Tobold's Blog
Friday, February 17, 2012
Buying new rules

As I mentioned yesterday, the core rule books of Dungeons & Dragons are the Player's Handbook, Dungeon Master's Guide, and Monster Manual. You could always get all three of them together for under $100, and that was enough to get a full group playing for years. Nice for poor students, but not really a recipe for a huge financial success of the game company. TSR was nearly broke in 1997 when they got bought by Wizards of the Coast. And while I don't have details, I always thought about that purchase as being a case of "I liked the product so much, I bought the company". I am pretty certain that WotC made a lot more money with Magic the Gathering and Pokemon trading cards than with Dungeons & Dragons.

But of course the fact that you *can* play Dungeons & Dragons very cheaply doesn't mean everybody does it. In some ways D&D resembles a Free2Play game, where especially the Dungeon Master can buy all sorts of nice convenience items. In my enthusiasm of getting back to D&D (and having foolishly thrown away most of my old stuff years ago), I bought quite a lot of rule books and rule supplements, adventures, and especially everything having maps and monster tokens. The stuff hasn't become any cheaper since I was a poor student, but my financial means have improved over the last quarter of a century.

Much of what is on sale is targeted at the Dungeon Master. There are campaign settings, adventures, and monsters galore. The players aren't supposed to buy those, except possibly for the "Player's Guide to" the campaign settings. Buying adventures at best spoils a player's fun, and at worst leads him completely astray because he thinks he knows what will happen while the DM often enough changes the story and only uses the parts of an adventure he likes.

But what I noticed especially with the 4th edition is that there are now more and more books printed for players. There is now a second and a third player's handbook, plus several "player's option" books. All of these books contain new character classes with new powers. I've counted 26 character classes just in the Wikipedia entry on 4E classes, and I think the character builder on the Dungeons & Dragons Insider website has even more. There are also lots of races added to the game this way.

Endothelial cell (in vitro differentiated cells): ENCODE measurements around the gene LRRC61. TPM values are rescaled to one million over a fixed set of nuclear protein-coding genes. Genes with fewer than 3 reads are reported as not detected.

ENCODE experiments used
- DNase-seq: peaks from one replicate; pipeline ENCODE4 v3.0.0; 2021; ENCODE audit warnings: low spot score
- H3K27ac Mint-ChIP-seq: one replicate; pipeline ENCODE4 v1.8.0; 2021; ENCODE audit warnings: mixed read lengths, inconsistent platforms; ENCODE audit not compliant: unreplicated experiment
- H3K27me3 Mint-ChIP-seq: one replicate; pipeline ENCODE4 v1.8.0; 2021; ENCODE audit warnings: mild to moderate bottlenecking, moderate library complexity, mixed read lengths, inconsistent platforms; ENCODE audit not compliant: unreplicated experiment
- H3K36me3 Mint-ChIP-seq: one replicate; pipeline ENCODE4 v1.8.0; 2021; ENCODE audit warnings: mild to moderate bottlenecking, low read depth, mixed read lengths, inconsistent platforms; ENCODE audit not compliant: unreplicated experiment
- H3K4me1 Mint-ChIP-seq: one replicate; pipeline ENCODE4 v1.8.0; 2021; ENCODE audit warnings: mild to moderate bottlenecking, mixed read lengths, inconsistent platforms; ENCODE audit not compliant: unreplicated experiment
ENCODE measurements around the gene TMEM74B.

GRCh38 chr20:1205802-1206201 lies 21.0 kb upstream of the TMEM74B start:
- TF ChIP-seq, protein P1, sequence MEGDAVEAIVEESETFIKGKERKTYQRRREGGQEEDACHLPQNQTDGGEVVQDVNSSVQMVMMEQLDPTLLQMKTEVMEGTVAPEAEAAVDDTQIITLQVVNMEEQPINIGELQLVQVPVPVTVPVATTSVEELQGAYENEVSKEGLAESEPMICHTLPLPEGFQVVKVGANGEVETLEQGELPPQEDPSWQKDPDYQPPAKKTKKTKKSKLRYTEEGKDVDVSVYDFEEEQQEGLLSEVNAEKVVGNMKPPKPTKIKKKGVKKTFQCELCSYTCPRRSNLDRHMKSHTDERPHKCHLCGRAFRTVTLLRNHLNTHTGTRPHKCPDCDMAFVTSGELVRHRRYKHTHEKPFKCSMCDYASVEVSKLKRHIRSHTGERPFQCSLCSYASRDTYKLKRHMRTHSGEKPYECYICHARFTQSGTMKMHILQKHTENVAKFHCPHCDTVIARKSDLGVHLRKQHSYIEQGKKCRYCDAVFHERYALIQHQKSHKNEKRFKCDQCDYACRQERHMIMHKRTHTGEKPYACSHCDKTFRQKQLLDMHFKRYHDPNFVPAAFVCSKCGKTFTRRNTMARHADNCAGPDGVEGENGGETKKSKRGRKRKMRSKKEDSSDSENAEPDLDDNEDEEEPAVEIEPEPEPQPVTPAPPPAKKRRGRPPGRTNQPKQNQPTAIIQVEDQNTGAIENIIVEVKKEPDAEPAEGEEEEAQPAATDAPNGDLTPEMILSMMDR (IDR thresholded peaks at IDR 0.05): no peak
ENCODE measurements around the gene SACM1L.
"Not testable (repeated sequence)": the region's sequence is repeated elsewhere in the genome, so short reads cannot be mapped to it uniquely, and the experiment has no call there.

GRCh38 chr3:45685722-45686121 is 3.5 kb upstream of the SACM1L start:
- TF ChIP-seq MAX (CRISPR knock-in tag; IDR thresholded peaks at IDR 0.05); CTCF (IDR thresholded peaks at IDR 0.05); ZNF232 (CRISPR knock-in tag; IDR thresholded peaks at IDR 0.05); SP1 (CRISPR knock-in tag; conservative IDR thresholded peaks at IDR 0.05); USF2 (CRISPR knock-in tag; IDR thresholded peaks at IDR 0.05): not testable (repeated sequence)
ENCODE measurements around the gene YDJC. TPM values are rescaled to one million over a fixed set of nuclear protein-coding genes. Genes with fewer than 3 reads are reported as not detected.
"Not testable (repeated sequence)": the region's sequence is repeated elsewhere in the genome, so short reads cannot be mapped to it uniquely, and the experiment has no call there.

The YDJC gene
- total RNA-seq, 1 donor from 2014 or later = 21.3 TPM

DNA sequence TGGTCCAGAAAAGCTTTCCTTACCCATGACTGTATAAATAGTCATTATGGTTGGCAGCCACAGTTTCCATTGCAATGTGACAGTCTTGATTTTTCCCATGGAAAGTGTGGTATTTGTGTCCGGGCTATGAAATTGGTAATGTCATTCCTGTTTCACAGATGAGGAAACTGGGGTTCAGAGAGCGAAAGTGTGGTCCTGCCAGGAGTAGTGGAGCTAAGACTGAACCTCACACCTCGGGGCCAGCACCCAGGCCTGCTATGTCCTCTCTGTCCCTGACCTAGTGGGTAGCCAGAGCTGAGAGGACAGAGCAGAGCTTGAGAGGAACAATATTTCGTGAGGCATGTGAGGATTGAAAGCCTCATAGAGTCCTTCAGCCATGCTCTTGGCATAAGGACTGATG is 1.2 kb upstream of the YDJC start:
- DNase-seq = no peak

I must say I am not a big fan of buying new rules to increase the number of character classes. So many classes mostly end up being confusing and it becomes difficult to roleplay the differences between them. The deluge of player's books seems more designed to increase WotC's revenues than to make Dungeons & Dragons a better game. And as it is difficult to see how strong a new character class is on paper, I would be cautious to allow a player something very exotic that then turns out to have been min-maxed for power rather than chosen for being interesting. I rather support Wizards of the Coast by paying for a subscription to Dungeons & Dragons Insider, which has a lot of useful tools for Dungeon Masters.
Slightly off topic, but you might be interested to know that Wizards of the Coast are reprinting the 1st Edition rulebooks with new covers:

Part of the proceeds are to go to the Gygax Memorial Fund.
But on the other hand, the audience likes buying rules.

During the 3E Open Gaming License days, most of the third-party publishers--who could have written and sold anything--ended up writing new classes and new rules. That's what sold, what the audience wanted.
Facinating stuff. Didn't know much about D&D outside of the computer related games.
Oh man, we would not get along. I absolutely LOVE buying and using new character classes. Back in third edition I was a huge fan of the Tome of Battle, as controversial as it was, and even played classes from the Tome of Magic, even though all three were pretty severely underpowered, they were cool as heck.
When a player buys a new character class book, would that basically also burden the DM with figuring out the ins and outs of that new character class the player is bringing to the table?

I wonder, what types of things would be best marketed towards the player as a fun addition? I suppose figurines would probably be your best bet there, but since this isn't Warhammer/40k, you can only go so far by selling a single figure per player.
I personally have around fifteen 3.5E D&D rulebooks, with about a half dozen of them being player resources. Complete Warrior, Complete Divine, Expanded Psionics Handbook, etc etc etc.

Most DMs I played under have the "I must own the book too" rule to use them in a campaign, which led to a good-nature arms race of sorts. If I had Expanded Psionics Handbook and was a DM, for example, that meant you could buy it and have the chance to use it (as opposed to never having the opportunity because your other DMs didn't). Plus, at college, there was a competition of sorts for players, and if you were known as that "cool DM with all the books," your games would fill up with players pretty quick.